Criss-Crossing the Globe, Student’s Missing Care Package Randomly Finds Fellow Hoo


When Minghui Sun’s mother insisted on sending her son face masks from China to protect him and others from the COVID-19 pandemic, he didn’t think much of it. It was the beginning of March and the deadly virus was in the early stages of spreading in the United States. He thought she was overreacting a bit. What he was really looking forward to receiving was the precious hometown green tea he loves, which she had also included in the shipment.

As the days and weeks passed and the virus continued to spread, the University of Virginia School of Engineering and Applied Sciences graduate student began wondering where the package was. It was now April and the Centers for Disease Control and Prevention had just recommended everyone wear face masks in public settings.

Sun was lucky. He had received several masks from others in UVA’s Chinese community; alumni and parents in China had also collected masks for UVA Health.

“So, I am not in desperate need of the masks. But, I’m in desperate need of the tea,” he said laughing. “I’ve been drinking tea for 25 years. I can’t live without my tea!”

As April turned to May, Sun figured the package was stuck somewhere in China or maybe hung up in the U.S. Customs and Border Protection system. He checked the tracking number and saw it was sitting in a post office in Richmond. Surely it would be arriving soon.

Fast forward two weeks and still no package. Sun checked the tracking number again and low and behold, it had been delivered to a residence in Bellevue, Washington. Within ten minutes, Sun received an email from a woman. “She said, ‘I think I have your package,’” he said.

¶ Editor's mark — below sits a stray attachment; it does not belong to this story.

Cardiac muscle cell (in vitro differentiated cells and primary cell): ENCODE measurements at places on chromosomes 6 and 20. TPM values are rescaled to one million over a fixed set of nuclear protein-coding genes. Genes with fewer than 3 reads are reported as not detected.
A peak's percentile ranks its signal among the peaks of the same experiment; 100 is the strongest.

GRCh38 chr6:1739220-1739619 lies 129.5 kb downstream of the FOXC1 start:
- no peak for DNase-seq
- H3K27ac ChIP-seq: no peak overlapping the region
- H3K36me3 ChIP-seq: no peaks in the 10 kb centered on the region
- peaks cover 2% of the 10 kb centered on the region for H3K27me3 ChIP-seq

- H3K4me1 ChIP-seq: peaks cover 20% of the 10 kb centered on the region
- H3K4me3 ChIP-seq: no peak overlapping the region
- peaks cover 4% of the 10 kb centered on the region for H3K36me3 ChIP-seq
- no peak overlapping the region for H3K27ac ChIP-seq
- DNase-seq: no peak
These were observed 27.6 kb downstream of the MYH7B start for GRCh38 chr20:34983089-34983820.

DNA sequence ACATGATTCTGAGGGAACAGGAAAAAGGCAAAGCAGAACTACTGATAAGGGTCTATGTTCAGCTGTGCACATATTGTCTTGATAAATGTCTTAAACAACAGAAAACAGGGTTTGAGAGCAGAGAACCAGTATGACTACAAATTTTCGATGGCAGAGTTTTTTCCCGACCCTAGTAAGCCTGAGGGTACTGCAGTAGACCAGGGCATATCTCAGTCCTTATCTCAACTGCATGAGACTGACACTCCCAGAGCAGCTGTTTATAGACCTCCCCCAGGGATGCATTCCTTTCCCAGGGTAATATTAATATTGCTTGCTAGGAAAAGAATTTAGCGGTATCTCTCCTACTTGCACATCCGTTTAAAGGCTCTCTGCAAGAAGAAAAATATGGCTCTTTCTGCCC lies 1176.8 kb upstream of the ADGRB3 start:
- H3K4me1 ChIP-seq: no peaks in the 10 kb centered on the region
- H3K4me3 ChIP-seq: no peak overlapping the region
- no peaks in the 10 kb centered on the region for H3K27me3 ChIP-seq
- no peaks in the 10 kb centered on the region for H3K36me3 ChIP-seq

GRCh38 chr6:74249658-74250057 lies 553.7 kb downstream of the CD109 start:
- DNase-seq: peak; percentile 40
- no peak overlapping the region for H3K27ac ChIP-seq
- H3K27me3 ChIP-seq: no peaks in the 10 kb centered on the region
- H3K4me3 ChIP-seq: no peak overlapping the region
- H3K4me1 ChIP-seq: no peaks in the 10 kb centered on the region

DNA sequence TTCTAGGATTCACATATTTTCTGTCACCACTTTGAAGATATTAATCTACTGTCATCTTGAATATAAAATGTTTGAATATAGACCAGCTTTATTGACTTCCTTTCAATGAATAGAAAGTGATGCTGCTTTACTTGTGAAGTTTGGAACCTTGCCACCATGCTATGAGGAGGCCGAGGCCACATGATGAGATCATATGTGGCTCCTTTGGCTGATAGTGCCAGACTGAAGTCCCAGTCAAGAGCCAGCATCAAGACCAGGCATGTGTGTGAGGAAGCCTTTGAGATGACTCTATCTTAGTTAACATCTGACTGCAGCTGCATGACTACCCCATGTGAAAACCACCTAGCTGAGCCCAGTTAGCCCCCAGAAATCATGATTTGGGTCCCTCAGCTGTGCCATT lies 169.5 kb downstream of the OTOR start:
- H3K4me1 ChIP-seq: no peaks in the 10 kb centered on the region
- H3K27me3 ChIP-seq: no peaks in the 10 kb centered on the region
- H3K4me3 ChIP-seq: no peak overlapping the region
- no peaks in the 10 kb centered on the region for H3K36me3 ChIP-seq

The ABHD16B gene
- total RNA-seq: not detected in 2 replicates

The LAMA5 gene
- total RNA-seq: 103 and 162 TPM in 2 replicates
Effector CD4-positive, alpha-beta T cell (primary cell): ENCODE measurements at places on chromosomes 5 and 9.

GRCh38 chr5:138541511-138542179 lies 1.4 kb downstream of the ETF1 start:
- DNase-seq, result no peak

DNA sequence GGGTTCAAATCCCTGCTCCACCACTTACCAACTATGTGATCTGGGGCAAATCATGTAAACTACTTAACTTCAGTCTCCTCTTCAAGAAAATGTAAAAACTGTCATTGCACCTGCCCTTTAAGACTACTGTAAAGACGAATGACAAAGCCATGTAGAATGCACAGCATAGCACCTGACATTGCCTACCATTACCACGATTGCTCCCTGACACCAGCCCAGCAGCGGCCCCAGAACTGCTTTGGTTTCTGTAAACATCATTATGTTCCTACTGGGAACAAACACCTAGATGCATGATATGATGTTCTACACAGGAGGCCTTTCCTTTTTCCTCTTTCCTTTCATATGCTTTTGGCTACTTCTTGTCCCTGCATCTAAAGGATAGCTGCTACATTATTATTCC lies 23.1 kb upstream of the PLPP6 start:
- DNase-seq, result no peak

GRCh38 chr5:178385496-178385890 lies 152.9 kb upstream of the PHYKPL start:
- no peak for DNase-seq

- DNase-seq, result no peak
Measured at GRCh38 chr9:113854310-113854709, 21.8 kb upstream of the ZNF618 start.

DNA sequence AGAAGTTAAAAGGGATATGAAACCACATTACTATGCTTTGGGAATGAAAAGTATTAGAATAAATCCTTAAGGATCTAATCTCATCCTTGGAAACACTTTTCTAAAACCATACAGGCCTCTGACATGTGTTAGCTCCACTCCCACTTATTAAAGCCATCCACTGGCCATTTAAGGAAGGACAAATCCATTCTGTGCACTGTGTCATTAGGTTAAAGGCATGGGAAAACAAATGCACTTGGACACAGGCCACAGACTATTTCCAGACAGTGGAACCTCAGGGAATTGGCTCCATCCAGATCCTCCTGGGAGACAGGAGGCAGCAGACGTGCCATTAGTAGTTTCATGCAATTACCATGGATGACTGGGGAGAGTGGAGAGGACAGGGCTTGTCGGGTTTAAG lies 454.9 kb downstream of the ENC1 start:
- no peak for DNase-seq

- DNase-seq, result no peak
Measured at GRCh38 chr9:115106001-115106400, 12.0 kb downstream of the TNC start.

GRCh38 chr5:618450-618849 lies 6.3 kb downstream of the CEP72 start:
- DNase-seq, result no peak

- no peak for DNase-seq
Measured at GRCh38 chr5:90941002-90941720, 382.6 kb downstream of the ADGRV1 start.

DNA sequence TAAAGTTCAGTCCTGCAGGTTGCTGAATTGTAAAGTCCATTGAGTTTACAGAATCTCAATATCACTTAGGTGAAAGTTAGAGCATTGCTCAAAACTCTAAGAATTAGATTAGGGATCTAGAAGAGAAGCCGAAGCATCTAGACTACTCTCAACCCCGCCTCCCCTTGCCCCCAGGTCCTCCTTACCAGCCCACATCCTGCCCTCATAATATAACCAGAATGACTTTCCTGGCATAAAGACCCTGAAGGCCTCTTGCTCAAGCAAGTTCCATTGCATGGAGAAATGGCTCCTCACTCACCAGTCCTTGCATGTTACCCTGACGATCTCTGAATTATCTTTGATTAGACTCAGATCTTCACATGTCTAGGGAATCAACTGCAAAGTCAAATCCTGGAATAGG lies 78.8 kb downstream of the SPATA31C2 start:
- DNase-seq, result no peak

This is where the story takes a remarkable turn.

Incredibly, the correspondent had graduated from UVA in 2019. Having seen the word “Charlottesville” on the address label, she began searching LinkedIn hoping to track down the package’s rightful owner.

“I realized, ‘Oh, this is a UVA student,’” said Jing Sun, who is not related to Minghui. “I think because we have the same last name, the postal service sent it to me,” she said.

Initially, Jing Sun opened the package thinking it was for her. She quickly realized it was not. Seeing the face masks, she thought “This package must be important to this person because of the COVID period.”

Minghui said he had resigned himself to the fact that he would never see those masks and green tea. To finally get them and knowing that it was because of a UVA connection “kind of touched my heart,” he said.

He got his parcel in late May, just as his mask and green tea supply was nearly out. “I was like, WOW! Go Hoos, go!” he said.

Media Contact

Jane Kelly

University News Associate Office of University Communications